By Umar Lateef Misgar | The Independent | Feb 7, 2018


India has gradually become Israel’s largest defense customer. According to the Stockholm International Peace Research Institute (SIPRI), between 2012 and 2016, India bought 41 per cent of total Israeli arms exports.


In an interview on Voice of Palestine radio station recently, Majid Khalidi, an adviser to Palestinian President Mahmoud Abbas, announced the visit of India’s Prime Minister Narendra Modi to the occupied Palestinian territories this weekend. Alongside a tour to Yasser Arafat Museum in Ramallah to honour the late Palestinian leader, the Prime Minister is expected to discuss issues related to information technology, tourism and health during this brief stopover on the broader Middle East tour.

Modi’s upcoming visit to Ramallah, a first for an Indian premier, is being hailed as historic by his Palestinian hosts. However, a closer scrutiny of New Delhi’s ties with Israel along with India’s own record of military control in places like Kashmir reveals an entirely different picture.

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Israel deports 14-year-old girl to Gaza, without telling her parents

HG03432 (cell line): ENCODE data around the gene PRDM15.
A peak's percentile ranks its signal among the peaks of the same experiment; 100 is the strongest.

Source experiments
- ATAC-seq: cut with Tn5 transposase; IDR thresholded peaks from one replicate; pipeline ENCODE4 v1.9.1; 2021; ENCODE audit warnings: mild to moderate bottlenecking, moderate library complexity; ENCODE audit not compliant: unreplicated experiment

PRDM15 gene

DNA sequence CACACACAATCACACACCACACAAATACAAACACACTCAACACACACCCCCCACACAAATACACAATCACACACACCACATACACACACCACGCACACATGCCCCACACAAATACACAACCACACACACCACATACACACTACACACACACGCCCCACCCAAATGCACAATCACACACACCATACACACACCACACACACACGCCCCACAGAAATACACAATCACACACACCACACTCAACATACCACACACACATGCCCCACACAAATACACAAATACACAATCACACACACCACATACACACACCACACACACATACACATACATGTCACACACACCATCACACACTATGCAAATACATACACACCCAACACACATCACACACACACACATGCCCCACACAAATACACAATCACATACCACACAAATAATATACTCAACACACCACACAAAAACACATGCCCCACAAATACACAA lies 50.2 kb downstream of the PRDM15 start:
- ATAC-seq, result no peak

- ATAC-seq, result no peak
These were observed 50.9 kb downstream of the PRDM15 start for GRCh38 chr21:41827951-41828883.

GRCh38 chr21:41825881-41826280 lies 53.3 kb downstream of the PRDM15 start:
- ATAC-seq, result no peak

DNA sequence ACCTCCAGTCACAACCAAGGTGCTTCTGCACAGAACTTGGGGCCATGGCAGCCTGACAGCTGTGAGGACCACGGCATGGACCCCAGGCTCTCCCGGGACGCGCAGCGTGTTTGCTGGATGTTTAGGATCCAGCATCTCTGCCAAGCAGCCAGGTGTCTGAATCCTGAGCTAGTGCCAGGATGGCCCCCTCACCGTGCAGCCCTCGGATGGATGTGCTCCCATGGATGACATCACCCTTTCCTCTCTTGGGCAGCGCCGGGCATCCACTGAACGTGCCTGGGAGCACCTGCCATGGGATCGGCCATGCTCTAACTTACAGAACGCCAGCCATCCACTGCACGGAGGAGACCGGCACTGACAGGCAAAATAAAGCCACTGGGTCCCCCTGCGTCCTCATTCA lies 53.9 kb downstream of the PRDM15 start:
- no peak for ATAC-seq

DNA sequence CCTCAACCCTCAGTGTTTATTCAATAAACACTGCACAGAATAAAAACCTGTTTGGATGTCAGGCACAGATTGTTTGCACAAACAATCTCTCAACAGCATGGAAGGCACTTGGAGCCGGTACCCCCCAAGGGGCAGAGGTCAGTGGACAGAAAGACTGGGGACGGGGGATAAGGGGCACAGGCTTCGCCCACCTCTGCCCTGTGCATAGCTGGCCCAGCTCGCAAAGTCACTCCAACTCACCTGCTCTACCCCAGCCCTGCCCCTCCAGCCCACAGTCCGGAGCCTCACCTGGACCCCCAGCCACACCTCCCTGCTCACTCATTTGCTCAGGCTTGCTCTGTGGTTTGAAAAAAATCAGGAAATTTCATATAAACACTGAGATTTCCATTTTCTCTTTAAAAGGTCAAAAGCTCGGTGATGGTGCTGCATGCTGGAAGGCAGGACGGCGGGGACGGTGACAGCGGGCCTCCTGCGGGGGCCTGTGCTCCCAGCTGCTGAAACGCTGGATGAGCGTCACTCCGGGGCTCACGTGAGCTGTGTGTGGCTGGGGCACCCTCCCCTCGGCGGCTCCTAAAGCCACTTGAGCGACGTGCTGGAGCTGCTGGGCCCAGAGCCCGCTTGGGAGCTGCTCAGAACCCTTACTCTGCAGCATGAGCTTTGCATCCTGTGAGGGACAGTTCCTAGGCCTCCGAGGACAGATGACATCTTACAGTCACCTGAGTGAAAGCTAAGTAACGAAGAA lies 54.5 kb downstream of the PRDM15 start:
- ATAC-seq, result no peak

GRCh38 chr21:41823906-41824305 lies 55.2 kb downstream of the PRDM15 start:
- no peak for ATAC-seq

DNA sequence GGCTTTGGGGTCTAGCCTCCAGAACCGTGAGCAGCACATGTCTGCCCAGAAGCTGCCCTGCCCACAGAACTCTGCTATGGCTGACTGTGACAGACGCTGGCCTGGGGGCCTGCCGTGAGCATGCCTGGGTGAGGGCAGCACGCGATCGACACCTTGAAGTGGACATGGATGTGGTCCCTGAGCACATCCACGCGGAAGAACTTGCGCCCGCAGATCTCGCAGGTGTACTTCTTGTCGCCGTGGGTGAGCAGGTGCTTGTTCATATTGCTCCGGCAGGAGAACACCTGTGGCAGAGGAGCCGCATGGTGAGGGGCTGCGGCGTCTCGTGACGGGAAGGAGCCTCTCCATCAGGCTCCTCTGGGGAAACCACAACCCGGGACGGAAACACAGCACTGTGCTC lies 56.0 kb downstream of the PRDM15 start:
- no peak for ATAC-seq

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An electric cart provides transportation through the 900-meter caged terminal spanning the restricted access zone at the Erez border crossing between Israel and the Gaza Strip, Jul 2, 2012. (photo: Ryan Rodrick Beiler / Activestills.org)

Ghada had spent her entire life in the West Bank, yet somehow found herself deported to the Gaza Strip after being arrested by Border Police officers.

By Edo Konrad | +972 Magazine | Jan 31, 2018


“It should be noted that the girl and her father are illegal immigrants in Israel, and therefore she was sent to Erez Crossing . . . entered the Gaza Strip.”
— Israel Prison Service statement


Israeli authorities deported a 14-year-old epileptic Palestinian girl from the West Bank to the Gaza Strip earlier this month, without notifying her parents, and despite the fact that she has never lived there a day in her life.

Ghada, who was born in Ramallah where she has lived much of her life, was arrested by Israeli Border Police officers on January 13 for being in Jerusalem without a military permit. She was traveling back to her home in a-Ram, just northeast of Jerusalem where she lives with her mother and siblings, from her aunt’s home in the East Jerusalem neighborhood of Issawiya.

Her father, though originally from the Gaza Strip, currently lives in the West Bank as well, her mother told Israeli human rights group HaMoked, which is representing the family. When Ghada was born, Israeli authorities listed her address as Gaza for an unknown reason.